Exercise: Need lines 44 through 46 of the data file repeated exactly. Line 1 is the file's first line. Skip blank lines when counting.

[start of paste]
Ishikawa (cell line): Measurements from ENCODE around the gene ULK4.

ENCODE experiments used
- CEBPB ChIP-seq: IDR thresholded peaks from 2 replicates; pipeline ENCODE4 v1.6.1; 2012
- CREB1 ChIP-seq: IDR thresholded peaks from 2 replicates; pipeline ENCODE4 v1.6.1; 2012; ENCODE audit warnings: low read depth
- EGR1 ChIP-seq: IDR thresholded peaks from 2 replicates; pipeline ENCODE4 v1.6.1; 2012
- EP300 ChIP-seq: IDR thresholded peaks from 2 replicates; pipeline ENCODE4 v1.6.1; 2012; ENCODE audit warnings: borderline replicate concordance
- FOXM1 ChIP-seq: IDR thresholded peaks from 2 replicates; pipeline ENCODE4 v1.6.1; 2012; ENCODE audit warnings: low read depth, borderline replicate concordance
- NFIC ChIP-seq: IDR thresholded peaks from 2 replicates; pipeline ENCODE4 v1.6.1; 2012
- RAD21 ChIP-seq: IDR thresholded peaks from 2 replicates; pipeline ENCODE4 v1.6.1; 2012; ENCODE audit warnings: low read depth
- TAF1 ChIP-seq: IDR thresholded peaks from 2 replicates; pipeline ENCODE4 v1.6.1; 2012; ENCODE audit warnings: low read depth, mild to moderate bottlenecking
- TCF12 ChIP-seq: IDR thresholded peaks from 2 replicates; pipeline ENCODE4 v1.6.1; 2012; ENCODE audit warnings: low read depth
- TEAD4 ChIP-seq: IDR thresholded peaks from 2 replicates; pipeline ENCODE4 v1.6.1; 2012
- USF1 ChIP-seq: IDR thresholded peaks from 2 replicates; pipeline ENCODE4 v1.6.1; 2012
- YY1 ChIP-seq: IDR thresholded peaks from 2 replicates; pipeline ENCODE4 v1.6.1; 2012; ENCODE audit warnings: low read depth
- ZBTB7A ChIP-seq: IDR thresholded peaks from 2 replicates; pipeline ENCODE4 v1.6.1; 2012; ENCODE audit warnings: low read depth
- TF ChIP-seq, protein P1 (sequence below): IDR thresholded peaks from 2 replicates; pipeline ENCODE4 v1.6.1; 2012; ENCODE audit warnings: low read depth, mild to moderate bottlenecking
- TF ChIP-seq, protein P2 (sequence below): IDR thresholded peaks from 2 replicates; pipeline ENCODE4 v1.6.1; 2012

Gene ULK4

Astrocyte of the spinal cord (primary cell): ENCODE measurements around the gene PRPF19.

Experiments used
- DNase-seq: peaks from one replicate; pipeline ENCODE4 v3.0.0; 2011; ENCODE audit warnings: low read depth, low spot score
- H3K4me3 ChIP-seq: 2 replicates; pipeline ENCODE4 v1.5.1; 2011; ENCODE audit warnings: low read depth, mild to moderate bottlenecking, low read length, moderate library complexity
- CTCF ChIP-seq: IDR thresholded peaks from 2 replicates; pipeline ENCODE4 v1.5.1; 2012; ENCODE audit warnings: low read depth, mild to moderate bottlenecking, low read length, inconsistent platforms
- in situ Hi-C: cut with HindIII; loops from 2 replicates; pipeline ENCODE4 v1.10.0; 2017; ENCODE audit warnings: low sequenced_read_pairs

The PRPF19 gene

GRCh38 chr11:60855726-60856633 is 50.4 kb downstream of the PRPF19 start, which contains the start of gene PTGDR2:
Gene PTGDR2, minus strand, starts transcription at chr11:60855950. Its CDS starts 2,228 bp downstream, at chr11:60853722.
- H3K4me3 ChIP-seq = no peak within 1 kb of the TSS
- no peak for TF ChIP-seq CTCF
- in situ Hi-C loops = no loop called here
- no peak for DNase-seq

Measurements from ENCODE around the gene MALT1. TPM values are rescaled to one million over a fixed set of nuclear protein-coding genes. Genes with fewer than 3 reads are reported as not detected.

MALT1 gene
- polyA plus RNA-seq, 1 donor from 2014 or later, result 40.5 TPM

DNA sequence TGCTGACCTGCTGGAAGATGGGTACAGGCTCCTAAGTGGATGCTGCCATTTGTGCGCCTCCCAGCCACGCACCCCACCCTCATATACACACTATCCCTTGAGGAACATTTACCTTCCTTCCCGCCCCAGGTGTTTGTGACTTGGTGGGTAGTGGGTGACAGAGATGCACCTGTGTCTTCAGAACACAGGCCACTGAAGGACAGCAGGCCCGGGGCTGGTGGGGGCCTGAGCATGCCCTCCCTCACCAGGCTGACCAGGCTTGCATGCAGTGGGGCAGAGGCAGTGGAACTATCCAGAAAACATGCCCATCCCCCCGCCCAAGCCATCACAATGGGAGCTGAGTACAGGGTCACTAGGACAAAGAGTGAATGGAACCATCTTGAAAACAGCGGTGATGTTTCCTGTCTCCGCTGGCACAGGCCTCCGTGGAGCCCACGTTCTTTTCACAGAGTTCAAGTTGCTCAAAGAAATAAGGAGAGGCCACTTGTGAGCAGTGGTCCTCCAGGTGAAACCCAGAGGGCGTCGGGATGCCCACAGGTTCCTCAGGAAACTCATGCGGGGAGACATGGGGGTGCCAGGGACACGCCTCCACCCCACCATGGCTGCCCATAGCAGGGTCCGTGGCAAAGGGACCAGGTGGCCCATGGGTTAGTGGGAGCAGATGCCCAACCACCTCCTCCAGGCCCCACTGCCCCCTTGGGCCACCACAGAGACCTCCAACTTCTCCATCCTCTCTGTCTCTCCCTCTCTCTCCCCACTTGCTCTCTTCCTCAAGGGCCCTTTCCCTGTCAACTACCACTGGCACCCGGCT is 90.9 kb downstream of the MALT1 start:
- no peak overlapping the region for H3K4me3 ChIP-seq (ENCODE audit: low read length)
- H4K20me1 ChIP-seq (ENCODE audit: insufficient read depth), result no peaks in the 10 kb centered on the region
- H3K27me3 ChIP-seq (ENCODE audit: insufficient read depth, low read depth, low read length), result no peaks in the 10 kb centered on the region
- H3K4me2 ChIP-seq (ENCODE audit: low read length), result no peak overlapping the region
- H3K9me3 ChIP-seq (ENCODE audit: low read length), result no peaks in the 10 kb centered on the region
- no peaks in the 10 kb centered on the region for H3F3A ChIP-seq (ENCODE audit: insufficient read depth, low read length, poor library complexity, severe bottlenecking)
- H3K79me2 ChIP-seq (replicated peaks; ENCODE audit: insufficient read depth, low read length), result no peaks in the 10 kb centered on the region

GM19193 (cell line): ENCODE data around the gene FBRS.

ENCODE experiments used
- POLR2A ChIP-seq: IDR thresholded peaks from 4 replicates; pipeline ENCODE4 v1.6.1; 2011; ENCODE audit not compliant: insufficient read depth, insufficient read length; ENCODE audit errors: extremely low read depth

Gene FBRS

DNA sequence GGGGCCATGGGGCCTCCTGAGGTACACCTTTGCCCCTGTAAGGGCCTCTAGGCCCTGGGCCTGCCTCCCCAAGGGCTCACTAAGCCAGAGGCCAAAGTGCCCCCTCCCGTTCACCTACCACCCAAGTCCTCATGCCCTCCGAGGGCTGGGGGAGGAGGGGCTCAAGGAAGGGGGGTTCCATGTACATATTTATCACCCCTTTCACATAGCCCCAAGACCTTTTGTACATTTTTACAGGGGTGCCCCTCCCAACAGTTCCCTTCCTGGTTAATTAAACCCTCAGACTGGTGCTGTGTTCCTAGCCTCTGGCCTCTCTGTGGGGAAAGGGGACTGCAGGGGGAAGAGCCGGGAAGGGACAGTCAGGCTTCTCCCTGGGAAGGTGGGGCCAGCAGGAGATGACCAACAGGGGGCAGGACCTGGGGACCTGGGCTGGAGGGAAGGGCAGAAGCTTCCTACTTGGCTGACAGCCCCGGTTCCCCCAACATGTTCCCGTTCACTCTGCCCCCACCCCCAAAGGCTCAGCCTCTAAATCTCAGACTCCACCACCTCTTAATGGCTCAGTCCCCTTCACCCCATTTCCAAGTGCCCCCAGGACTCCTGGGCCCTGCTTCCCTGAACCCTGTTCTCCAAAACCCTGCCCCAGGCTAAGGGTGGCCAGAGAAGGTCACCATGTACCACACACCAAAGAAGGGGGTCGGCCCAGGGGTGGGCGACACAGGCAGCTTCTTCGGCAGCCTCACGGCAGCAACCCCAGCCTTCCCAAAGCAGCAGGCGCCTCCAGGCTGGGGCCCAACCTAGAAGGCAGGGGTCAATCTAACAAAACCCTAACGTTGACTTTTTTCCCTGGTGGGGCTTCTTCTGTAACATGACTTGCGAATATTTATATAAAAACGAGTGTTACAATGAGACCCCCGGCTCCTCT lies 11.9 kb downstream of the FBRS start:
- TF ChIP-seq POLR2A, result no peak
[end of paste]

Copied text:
ENCODE experiments used
- POLR2A ChIP-seq: IDR thresholded peaks from 4 replicates; pipeline ENCODE4 v1.6.1; 2011; ENCODE audit not compliant: insufficient read depth, insufficient read length; ENCODE audit errors: extremely low read depth

Gene FBRS